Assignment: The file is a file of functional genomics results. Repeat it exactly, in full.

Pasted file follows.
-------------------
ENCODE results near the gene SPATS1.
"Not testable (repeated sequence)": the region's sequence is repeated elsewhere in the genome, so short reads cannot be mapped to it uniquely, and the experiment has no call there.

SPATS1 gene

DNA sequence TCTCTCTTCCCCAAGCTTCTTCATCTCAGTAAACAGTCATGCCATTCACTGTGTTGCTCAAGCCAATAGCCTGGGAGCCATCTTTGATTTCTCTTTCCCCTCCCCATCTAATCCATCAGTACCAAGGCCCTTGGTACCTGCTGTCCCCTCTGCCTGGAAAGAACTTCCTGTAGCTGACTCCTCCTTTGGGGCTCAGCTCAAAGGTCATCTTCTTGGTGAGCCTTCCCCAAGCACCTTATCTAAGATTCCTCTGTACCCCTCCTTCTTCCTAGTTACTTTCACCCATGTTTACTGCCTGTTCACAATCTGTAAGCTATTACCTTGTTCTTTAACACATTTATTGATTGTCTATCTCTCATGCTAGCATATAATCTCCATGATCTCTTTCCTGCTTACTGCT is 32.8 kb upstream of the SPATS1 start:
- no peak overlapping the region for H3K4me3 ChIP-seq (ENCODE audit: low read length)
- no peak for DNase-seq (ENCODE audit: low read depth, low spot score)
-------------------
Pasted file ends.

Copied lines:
ENCODE results near the gene SPATS1.
"Not testable (repeated sequence)": the region's sequence is repeated elsewhere in the genome, so short reads cannot be mapped to it uniquely, and the experiment has no call there.

SPATS1 gene

DNA sequence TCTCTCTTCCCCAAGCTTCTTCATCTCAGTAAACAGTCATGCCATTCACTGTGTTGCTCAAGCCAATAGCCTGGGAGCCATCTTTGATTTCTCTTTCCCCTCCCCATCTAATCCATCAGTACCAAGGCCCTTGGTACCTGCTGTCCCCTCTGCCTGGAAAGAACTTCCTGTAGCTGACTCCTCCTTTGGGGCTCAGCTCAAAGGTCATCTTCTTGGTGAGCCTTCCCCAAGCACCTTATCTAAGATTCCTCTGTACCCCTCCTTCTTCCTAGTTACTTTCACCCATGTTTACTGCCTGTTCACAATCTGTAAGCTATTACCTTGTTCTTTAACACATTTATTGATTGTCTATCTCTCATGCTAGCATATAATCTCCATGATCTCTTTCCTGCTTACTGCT is 32.8 kb upstream of the SPATS1 start:
- no peak overlapping the region for H3K4me3 ChIP-seq (ENCODE audit: low read length)
- no peak for DNase-seq (ENCODE audit: low read depth, low spot score)